Some states are facing their worst fiscal crisis in decades as a prolonged recession collides with historic drops in tax revenue. Several states are entering the first weekend of the fiscal year and July 4th holiday without a budget in place. California is set to begin issuing IOUs to vendors because it’s out of money. The sputtering economy has ravaged all forms of tax collections. Taxes ranging from sales to personal income to property are all down. New York’s Rockefeller Institute of Government says last year’s drop in sales tax revenue was the worst in 50 years and early data this year suggests the problem has worsened. The National Association of State Budget Officers says 42 states wrestled with budget deficits this spring, the most since the organization began tracking budgets 30 years ago.
Two new government reports show the percentage of Americans with private health insurance has hit its lowest mark in 50 years. Preliminary data released by the U.S. Centers for Disease Control and Prevention show about 65 per cent of non-elderly Americans had private insurance in 2008. That’s down from 67 per cent the year before. The CDC says nearly 80 per cent of Americans had private coverage in the 1970s and early 1980s. Some experts blame the faltering economy and corporate decisions to raise health insurance premiums or eliminate employee coverage entirely as the main drivers of the recent data. They say coverage statistics for 2009 may look even worse. However, public coverage of adults is rising in some states due to programs like Medicaid expanding eligibility. The CDC also reported on insurance coverage in the 20 largest states, and found the per cent of uninsured people ranged from three per cent in Massachusetts to 23 per cent in Texas.
The Federal Deposit Insurance Corporation is proposing rules that it hopes will attract more private equity investors as buyers of failed banks. Regulators already have shut down 45 banks this year. But some recent auctions have been lackluster, with many investors taking a pass because the banks for sale are too small, or because they have their own financial troubles. The FDIC hopes the auctions can command higher prices if there are more bidders. It also wants to set standards for potential investors to ensure they are committed to the banks they buy. More bank closures are expected as the longest recession since World War II has hobbled financial institutions of all sizes.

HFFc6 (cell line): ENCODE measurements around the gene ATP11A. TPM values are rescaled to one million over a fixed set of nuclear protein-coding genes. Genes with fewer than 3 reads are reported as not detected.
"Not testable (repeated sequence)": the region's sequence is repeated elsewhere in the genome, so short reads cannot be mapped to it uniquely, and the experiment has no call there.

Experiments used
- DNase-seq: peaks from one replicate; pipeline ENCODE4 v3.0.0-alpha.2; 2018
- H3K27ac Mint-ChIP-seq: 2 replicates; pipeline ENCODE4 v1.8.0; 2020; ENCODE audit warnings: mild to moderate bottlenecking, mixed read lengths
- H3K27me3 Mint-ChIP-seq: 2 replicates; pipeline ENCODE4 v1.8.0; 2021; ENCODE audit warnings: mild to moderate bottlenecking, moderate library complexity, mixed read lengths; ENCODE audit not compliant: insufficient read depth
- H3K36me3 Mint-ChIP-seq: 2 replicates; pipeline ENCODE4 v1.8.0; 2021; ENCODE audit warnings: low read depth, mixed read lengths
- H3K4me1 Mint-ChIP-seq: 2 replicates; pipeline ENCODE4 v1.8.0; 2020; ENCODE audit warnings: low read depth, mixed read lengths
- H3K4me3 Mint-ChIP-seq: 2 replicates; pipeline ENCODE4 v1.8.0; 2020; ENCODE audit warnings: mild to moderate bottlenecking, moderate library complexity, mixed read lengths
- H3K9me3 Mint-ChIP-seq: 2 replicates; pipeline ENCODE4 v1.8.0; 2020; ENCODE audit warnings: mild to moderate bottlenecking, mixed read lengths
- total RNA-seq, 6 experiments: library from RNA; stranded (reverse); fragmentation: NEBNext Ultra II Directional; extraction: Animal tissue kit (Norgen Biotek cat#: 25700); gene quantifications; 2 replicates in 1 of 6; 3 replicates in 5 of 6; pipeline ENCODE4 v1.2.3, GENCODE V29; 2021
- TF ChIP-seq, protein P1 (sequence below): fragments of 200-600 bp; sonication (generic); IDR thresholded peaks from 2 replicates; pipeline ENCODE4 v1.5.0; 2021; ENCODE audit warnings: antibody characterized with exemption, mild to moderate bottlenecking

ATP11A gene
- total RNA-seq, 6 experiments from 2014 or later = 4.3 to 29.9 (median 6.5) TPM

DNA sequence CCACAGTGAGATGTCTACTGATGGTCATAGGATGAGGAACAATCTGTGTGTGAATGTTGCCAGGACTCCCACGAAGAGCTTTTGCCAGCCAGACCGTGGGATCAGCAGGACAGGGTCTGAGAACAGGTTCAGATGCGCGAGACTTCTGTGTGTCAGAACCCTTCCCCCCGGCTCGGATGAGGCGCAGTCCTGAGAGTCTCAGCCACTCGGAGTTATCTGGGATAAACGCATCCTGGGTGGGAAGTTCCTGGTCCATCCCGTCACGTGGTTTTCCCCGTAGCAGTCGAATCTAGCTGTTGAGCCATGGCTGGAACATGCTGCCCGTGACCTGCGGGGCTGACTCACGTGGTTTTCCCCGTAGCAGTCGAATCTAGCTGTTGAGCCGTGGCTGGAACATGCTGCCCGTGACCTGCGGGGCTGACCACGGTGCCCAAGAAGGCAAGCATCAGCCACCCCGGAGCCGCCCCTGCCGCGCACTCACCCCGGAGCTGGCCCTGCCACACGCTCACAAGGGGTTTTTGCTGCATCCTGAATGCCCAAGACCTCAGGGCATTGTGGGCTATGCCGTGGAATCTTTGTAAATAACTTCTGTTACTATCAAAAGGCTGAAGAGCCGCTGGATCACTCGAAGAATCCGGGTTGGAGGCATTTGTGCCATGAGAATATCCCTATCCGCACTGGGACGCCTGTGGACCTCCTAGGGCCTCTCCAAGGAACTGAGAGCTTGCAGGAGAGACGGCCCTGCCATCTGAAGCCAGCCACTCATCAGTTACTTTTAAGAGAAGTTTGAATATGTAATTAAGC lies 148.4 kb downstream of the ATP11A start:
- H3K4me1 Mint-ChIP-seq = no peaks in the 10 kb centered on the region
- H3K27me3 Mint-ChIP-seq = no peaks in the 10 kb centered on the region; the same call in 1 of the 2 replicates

Banks borrowed less from the Federal Reserve’s emergency lending facility and cut back on other programs designed to ease the financial crisis, encouraging signs that some credit stresses are easing. The Fed says commercial banks averaged $35.9 billion in daily borrowing over the week that ended Wednesday. That was down from $39.1 billion in the week ended June 24th. Investment firms didn’t draw any loans for the seventh straight week. The last time they drew any money–just $482 million–was in the week that ended May 13th. The identities of the financial institutions are not released. They pay just 0.50 per cent in interest for the emergency loans.
A group of weekly community newspapers covering southern Dallas suburbs is printing its final editions. The publisher said newspapers is shutting down Friday because of a loss of advertising revenue. Today Newspapers published two editions. One served the communities of Cedar Hill, Duncanville, DeSoto, and Lancaster, which are south of Dallas. The other covered Grand Prairie, which is west of Dallas. Publisher Kim Petty told the Dallas Morning News that most of the advertisers were mom-and-pop stores that couldn’t continue buying ads in a bad economy. Petty said “there is just not a lot of hope for small-town newspapers.”
Television regulators say they are trying to help stations that lost viewers because of a switch to new frequencies on June 12th, when they turned off their analog signals. Hundreds of stations moved their digital signals from the UHF band to the VHF band, previously used only for analog broadcast, and viewers in cities like Philadelphia and Chicago are having problems receiving them. The Federal Communications Commission is working with two dozen stations, mainly on VHF, to help them improve reception, says Robert Ratcliffe, acting chief of the Media Bureau at the FCC. The agency says affected cities include Dallas, as well as Chicago, Philadelphia and New York.
Dish Network satellite TV customers can keep using their digital video recorders while a court battle continues with Tivo. That’s the word today from both companies. Tivo accuses dish of infringing on its DVR patent. But a federal appeals court granted Dish Network and Echostara stay on a contempt order that would have forced them to disable Dish DVRs. A judge in the federal court in Marshall last month found Dish and Echostar to be in contempt of his permanent injunction on Tivo’s DVR time warp technology. That technology lets viewers pause, rewind and fast-forward live shows. Dish had lost a 2004 patent infringement case brought by Tivo, and while the case was on appeal it sent modified software to customers’ DVRs. But Tivo said the workaround software still infringed on its patent and asked the court for the injunction.
About 400,000 Simplicity drop side cribs are being recalled for posing a suffocation or entrapment hazard. The Consumer Product Safety Commission says the crib’s hardware can break or deform, allowing the drop side to detach. This creates a gap between the mattress and the side of the crib, where a small child could be trapped or suffocated. The agency previously reported the death of an eight-month-old child, who suffocated when some of the hardware on his crib broke and created a gap. Last September, Simplicity recalled about 600,000 drop side cribs with similar defects. In 2007, the company recalled one million older model drop side cribs.